- tell your doctor and pharmacist what other prescription and nonprescription medications, vitamins, and nutritional supplements you are taking or plan to take. Be sure to mention the medications listed in the WARNINGS section and any of the following medications: antihistamines; barbiturates such as phenobarbital; buprenorphine (Buprenex, Subutex, in Suboxone); butorphanol; carbamazepine (Carbatrol, Epitol, Tegretol, Teril); cyclobenzaprine (Amrix); dextromethorphan (found in many cough medications; in Nuedexta); efavirenz (in Atripla, Sustiva); lithium (Lithobid); medications for migraine headaches such as almotriptan (Axert), eletriptan (Relpax), frovatriptan (Frova), naratriptan (Amerge), rizatriptan (Maxalt), sumatriptan (Alsuma, Imitrex, in Treximet), and zolmitriptan (Zomig); mirtazapine (Remeron); modafinil (Provigil); nalbuphine; naloxone (Evzio, Narcan); nasal decongestants such as oxymetazoline (Afrin, Neo-Synephrine, Vicks Sinex, others); nevirapine (Viramune); oxcarbazepine (Trileptal); pentazocine (Talwin); phenytoin (Dilantin, Phenytek); pioglitazone (Actos, in Actoplus Met, in Duetact, others); rifabutin (Mycobutin); rifampin (Rifadin, Rimactane, in Rifamate, in Rifater); 5HT3 serotonin blockers such as alosetron (Lotronex), dolasetron (Anzemet), granisetron (Kytril), ondansetron (Zofran, Zuplenz), or palonosetron (Aloxi); selective serotonin-reuptake inhibitors such as citalopram (Celexa), escitalopram (Lexapro), fluoxetine (Prozac, Sarafem, in Symbyax), fluvoxamine (Luvox), paroxetine (Brisdelle, Prozac, Pexeva), and sertraline (Zoloft); serotonin and norepinephrine reuptake inhibitors such as desvenlafaxine (Khedezla, Pristiq), duloxetine (Cymbalta), milnacipran (Savella), and venlafaxine (Effexor); oral steroids such as dexamethasone, methylprednisolone (Medrol), and prednisone (Rayos); trazodone (Oleptro); and tricyclic antidepressants (‘mood elevators’) such as amitriptyline, clomipramine (Anafranil), desipramine (Norpramin), doxepin (Silenor), imipramine (Tofranil), nortriptyline (Pamelor), protriptyline (Vivactil), and trimipramine (Surmontil). Also, tell your doctor or pharmacist if you are taking or receiving any of the following medications or if you have stopped taking them within the past two weeks: monoamine oxidase (MAO) inhibitors including isocarboxazid (Marplan), linezolid (Zyvox), methylene blue, phenelzine (Nardil), selegiline (Eldepryl, Emsam, Zelapar), or tranylcypromine (Parnate). Many other medications may also interact with fentanyl, so be sure to tell your doctor about all the medications you are taking, even those that do not appear on this list. Your doctor may need to change the doses of your medications or monitor you carefully for side effects.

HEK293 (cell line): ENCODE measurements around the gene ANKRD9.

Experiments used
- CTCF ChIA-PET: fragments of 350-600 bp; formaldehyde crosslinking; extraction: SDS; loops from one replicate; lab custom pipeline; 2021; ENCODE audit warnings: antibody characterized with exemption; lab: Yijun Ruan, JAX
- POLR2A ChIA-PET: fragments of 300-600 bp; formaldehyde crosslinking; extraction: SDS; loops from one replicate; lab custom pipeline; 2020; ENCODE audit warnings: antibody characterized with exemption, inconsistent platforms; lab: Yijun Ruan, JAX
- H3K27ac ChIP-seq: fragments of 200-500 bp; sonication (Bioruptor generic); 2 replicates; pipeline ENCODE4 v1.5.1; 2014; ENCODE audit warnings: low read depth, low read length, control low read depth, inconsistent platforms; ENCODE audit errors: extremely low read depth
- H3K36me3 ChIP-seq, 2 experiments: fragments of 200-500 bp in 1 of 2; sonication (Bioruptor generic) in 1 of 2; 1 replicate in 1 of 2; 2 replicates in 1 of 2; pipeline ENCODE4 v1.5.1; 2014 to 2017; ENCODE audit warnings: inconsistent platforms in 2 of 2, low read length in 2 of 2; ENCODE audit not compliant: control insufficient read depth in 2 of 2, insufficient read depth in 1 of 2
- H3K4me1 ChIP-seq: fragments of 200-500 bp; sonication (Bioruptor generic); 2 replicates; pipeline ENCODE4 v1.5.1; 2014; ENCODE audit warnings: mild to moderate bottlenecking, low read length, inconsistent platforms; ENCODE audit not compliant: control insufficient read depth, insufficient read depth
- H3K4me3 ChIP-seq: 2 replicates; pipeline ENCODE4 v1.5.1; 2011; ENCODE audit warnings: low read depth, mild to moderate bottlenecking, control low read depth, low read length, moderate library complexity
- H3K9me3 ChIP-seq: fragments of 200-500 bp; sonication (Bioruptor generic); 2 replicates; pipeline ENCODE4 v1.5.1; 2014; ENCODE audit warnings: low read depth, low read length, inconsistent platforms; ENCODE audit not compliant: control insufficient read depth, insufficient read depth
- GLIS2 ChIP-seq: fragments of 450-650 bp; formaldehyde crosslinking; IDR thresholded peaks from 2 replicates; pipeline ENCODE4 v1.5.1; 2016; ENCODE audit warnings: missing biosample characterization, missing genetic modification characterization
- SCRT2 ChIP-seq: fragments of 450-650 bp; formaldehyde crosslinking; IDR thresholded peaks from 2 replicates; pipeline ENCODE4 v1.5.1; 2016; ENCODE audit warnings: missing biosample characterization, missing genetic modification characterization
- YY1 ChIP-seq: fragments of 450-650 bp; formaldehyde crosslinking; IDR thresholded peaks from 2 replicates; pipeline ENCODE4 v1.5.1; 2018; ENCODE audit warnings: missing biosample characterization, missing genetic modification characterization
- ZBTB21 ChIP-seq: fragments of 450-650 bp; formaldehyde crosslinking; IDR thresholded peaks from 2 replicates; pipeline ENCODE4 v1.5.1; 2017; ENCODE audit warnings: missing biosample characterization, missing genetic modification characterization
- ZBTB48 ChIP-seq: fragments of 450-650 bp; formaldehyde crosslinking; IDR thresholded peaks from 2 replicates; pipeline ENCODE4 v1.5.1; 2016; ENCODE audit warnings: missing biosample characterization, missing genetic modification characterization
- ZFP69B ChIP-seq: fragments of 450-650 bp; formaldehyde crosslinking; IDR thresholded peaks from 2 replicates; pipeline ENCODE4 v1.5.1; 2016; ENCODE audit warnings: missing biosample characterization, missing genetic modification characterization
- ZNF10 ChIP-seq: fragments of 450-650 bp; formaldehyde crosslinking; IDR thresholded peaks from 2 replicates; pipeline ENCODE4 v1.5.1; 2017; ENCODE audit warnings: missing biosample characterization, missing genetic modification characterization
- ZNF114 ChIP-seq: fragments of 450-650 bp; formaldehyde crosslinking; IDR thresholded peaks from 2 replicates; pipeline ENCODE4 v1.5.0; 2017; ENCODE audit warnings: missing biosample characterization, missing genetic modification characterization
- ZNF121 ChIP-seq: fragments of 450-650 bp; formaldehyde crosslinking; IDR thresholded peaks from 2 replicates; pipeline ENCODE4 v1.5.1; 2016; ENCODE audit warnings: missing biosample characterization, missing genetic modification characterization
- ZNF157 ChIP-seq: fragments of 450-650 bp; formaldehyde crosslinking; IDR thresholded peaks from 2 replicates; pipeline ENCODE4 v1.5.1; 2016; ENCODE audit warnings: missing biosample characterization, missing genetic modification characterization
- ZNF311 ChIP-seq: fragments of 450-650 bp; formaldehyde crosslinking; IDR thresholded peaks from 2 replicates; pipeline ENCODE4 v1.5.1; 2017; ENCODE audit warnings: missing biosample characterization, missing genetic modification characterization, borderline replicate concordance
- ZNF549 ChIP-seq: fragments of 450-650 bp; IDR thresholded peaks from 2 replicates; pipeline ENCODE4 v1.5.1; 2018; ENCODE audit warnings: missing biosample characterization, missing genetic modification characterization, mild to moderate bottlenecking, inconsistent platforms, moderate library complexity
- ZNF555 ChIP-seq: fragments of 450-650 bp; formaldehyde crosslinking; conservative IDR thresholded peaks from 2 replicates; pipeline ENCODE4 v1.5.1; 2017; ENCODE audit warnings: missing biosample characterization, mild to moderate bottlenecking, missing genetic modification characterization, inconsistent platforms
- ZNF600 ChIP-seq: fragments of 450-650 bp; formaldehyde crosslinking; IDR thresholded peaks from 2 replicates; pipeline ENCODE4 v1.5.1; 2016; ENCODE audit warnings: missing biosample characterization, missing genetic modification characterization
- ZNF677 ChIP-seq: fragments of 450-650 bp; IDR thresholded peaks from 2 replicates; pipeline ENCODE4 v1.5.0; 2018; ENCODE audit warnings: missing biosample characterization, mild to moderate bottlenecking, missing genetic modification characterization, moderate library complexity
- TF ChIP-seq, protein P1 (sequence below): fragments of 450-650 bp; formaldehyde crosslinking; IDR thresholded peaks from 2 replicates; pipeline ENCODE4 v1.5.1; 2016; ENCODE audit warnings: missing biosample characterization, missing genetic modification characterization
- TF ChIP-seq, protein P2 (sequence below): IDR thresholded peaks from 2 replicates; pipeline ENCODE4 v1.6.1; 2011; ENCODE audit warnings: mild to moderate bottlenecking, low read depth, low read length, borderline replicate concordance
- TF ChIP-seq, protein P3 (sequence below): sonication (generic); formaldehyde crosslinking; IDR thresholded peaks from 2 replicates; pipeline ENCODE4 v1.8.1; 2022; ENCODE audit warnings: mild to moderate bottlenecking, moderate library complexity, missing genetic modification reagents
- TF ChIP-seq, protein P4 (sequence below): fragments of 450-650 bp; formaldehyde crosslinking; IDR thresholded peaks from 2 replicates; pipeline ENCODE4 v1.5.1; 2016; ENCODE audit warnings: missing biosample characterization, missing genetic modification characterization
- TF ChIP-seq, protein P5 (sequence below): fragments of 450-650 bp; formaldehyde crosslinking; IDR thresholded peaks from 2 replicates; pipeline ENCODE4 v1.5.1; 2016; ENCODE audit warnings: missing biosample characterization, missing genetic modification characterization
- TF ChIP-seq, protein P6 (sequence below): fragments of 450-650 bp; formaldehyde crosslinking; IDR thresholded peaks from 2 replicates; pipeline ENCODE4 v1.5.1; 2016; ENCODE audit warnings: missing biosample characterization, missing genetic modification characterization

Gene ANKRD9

- tell your doctor what herbal products you are taking, especially St. John’s wort and tryptophan.